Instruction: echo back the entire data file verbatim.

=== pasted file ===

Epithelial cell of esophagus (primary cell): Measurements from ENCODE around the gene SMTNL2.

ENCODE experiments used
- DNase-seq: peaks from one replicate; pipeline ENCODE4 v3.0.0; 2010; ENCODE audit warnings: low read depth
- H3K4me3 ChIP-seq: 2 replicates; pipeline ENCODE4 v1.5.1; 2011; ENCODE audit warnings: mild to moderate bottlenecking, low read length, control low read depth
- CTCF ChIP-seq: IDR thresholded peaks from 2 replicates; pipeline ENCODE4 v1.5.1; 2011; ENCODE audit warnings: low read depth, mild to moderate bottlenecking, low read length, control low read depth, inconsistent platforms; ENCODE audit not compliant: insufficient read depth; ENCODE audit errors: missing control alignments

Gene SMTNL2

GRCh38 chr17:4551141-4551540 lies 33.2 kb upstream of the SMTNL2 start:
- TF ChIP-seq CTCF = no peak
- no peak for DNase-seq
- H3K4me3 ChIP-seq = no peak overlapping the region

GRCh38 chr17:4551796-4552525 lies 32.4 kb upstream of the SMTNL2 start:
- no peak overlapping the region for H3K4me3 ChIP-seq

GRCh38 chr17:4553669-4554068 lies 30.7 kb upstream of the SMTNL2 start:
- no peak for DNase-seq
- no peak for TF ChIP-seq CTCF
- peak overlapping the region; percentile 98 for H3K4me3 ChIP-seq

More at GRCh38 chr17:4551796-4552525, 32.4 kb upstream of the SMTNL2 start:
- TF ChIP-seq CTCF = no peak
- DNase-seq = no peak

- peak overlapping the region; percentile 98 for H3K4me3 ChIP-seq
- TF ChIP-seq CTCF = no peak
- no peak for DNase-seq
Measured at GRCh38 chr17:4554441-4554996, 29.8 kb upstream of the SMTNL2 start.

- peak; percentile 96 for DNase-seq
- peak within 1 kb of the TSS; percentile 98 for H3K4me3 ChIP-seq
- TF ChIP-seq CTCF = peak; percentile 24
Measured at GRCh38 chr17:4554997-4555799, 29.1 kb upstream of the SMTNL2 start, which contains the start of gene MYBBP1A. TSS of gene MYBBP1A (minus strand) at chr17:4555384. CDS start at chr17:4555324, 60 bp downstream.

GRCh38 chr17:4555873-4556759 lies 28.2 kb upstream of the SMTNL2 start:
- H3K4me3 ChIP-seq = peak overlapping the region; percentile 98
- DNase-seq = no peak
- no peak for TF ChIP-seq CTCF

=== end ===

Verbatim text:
Epithelial cell of esophagus (primary cell): Measurements from ENCODE around the gene SMTNL2.

ENCODE experiments used
- DNase-seq: peaks from one replicate; pipeline ENCODE4 v3.0.0; 2010; ENCODE audit warnings: low read depth
- H3K4me3 ChIP-seq: 2 replicates; pipeline ENCODE4 v1.5.1; 2011; ENCODE audit warnings: mild to moderate bottlenecking, low read length, control low read depth
- CTCF ChIP-seq: IDR thresholded peaks from 2 replicates; pipeline ENCODE4 v1.5.1; 2011; ENCODE audit warnings: low read depth, mild to moderate bottlenecking, low read length, control low read depth, inconsistent platforms; ENCODE audit not compliant: insufficient read depth; ENCODE audit errors: missing control alignments

Gene SMTNL2

GRCh38 chr17:4551141-4551540 lies 33.2 kb upstream of the SMTNL2 start:
- TF ChIP-seq CTCF = no peak
- no peak for DNase-seq
- H3K4me3 ChIP-seq = no peak overlapping the region

GRCh38 chr17:4551796-4552525 lies 32.4 kb upstream of the SMTNL2 start:
- no peak overlapping the region for H3K4me3 ChIP-seq

GRCh38 chr17:4553669-4554068 lies 30.7 kb upstream of the SMTNL2 start:
- no peak for DNase-seq
- no peak for TF ChIP-seq CTCF
- peak overlapping the region; percentile 98 for H3K4me3 ChIP-seq

More at GRCh38 chr17:4551796-4552525, 32.4 kb upstream of the SMTNL2 start:
- TF ChIP-seq CTCF = no peak
- DNase-seq = no peak

- peak overlapping the region; percentile 98 for H3K4me3 ChIP-seq
- TF ChIP-seq CTCF = no peak
- no peak for DNase-seq
Measured at GRCh38 chr17:4554441-4554996, 29.8 kb upstream of the SMTNL2 start.

- peak; percentile 96 for DNase-seq
- peak within 1 kb of the TSS; percentile 98 for H3K4me3 ChIP-seq
- TF ChIP-seq CTCF = peak; percentile 24
Measured at GRCh38 chr17:4554997-4555799, 29.1 kb upstream of the SMTNL2 start, which contains the start of gene MYBBP1A. TSS of gene MYBBP1A (minus strand) at chr17:4555384. CDS start at chr17:4555324, 60 bp downstream.

GRCh38 chr17:4555873-4556759 lies 28.2 kb upstream of the SMTNL2 start:
- H3K4me3 ChIP-seq = peak overlapping the region; percentile 98
- DNase-seq = no peak
- no peak for TF ChIP-seq CTCF